Throughout a career that’s lasted almost four decades, Australian director Fred Schepisi has faced two problems: No one knows how to pronounce his name (it’s SKEP-see), and very few people outside of Australia know who he is, even if they’re familiar with his work. Schepisi has steered Meryl Streep to an Oscar nomination for “A Cry in the Dark,” did the same for Stockard Channing in “Six Degrees of Separation,” and nabbed a Golden Globe (best motion picture made for TV) for “Empire Falls.” Among the dozen and a half films he’s directed are “Roxanne,” “Last Orders,” and “The Chant of Jimmie Blacksmith.”
Schepisi, 74, a dapper gent with a twinkle in his eye, a big smile, and a gentle laugh, was in Boston earlier this month to introduce his new film, “Words and Pictures” (opening here Friday), at AARP’s Movies for Grownups Festival. It’s a witty character study focusing on the rocky relationship between two head-butting prep school faculty members: the loquacious and often drunk English teacher Jack Marcus (Clive Owen) and the usually silent, arthritis-inflicted art instructor Dina Delsanto (Juliette Binoche). The story looks at their debate over which is more important, words (him) or pictures (her).
Sitting in a green room at the Boston Convention and Exhibition Center shortly before taking part in a Q&A session, Schepisi pointed out that although most of his films had to do with people facing personal crises, they were also all quite different.
“I’m always looking for something that kind of gets your juices going,” he said of choosing different projects. “I like to learn something while I’m doing it, and not go down the same road all the time.”
Q. How did “Words and Pictures” come to you?
“I like to learn something while I’m doing it, and not go down the same road all the time,” said Fred Schepisi, on his choice of film projects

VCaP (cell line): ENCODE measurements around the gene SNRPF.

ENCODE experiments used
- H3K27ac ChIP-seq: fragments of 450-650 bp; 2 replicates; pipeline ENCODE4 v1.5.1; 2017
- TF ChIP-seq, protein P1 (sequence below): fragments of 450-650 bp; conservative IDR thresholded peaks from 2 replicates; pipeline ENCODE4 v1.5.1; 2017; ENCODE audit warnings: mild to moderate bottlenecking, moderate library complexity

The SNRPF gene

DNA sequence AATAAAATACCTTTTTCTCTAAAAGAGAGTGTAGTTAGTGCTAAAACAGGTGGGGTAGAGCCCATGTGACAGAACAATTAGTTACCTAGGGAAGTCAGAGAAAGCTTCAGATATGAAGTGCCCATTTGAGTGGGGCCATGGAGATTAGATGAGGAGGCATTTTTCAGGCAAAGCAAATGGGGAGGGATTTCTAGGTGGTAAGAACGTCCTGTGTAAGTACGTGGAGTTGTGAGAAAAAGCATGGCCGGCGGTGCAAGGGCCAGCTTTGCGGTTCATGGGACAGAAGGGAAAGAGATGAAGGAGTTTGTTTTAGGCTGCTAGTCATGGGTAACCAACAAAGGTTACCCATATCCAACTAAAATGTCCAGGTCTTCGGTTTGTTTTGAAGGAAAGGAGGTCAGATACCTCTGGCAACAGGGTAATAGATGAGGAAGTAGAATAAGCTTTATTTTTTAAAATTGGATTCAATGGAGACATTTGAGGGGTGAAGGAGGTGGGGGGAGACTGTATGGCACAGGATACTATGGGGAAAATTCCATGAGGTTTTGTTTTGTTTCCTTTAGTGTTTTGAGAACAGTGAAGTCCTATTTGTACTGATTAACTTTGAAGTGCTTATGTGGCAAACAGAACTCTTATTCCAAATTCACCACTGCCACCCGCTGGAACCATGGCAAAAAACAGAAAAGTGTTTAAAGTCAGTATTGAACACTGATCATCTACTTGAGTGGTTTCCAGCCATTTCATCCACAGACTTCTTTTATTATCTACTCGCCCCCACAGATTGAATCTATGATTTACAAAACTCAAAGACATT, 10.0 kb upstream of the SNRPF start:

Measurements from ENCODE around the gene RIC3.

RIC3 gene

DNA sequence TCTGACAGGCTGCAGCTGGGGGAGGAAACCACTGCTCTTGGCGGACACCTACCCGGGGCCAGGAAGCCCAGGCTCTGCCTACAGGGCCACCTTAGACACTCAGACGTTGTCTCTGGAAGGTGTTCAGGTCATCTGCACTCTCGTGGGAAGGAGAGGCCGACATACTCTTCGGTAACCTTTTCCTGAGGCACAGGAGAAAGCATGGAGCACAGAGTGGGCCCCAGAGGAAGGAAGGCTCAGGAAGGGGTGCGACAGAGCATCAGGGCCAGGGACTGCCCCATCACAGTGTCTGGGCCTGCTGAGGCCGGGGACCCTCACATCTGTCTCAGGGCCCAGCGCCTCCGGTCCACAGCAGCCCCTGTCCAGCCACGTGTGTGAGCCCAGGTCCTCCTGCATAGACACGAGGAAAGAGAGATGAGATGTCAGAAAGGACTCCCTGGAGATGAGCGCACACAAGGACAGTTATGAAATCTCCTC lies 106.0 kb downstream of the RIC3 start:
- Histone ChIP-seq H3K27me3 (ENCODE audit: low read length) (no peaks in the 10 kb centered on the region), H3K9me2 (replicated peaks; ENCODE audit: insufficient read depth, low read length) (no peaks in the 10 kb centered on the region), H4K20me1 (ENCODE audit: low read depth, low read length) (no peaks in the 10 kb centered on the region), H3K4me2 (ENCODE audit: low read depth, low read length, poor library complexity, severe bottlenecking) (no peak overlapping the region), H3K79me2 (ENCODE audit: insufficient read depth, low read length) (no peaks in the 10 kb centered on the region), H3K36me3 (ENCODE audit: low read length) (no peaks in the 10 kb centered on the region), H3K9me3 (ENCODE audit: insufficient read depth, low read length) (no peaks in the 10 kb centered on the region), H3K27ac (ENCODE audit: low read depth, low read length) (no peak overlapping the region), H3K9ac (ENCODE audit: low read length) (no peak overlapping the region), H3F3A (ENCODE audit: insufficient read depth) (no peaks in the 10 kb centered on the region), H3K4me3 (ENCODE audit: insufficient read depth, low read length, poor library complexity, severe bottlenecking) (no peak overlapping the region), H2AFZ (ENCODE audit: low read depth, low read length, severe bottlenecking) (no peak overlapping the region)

A. Out of the blue. Curtis Burch, a first-time producer, liked the script. He was a real fan of my films, and he showed it to me. I liked it. I thought there were pitfalls to be avoided, and possibilities to be explored, and said, “Yeah, let’s go for it.”
Q. That was more than five years ago. Why did it take so long?
A. It’s exceptionally difficult to get money together. The money was dependent on two good names. We got Clive Owen early on. We were after Juliette, but she sidestepped us, so we got somebody else — I won’t reveal that name. Unfortunately for 18 months we couldn’t get Clive and the other person’s schedule to synch up. In the end I said one of you has to go. And by then Juliette had changed her mind, so I went back to her.
Q. You’ve written some scripts on your own. This time you’re working with one by Gerald Di Pego. What’s the first thing you do with someone else’s script?
A. You ask yourself, “Are there any clichés here?” Then you sit down and sort of get inside the script. You’ve gotta like it and then you’ve gotta eviscerate it, and then you put it back together. You ask a lot of questions on your own. Often what’s on the surface doesn’t matter. It’s what’s underneath it all that matters. So you get ideas and you both work together and fire up one another. When it’s a writer as good as Gerald, it’s gotta go back to him so he can put it in his voice, and the film stays in the one voice. That’s important.
Q. You’ve said before that when you make a film, you first have discussions with your actors, then put them together to see how they interact, go through a table reading, then have a couple of weeks of rehearsals. What happens when you all arrive on the set?
A. I try never to be visible to the actors, but a lot of them kind of treat me as their audience; they play to the camera, but they’re aware of me. I’ve always got things I can say to them after a scene to refresh it for them, if they need it — twisting them around a little bit here and there, making them project a little, making sure they’re not repeating what they’ve done before. But I try to put my preconceptions aside, and just receive it as what I’m seeing right there.
Q. You’ve worked in genres from drama to comedy to sports (“Mr. Baseball”) to westerns (“Barbarosa”). Any others you’d like to tackle?
A. I’m going to do a musical called “The Drowsy Chaperone.” It was on Broadway and is a fabulous musical that sort of takes the Mickey out of musicals, while enjoying being a musical. You’re led through it by this lonely bugger who can’t quite deal with the world, so he escapes into ’20s musicals. He listens to them and they come to life for him. We’ve got Geoffrey Rush in it, and Hugh Jackman and Anne Hathaway interested, and possibly Barbra Streisand. We’ll see.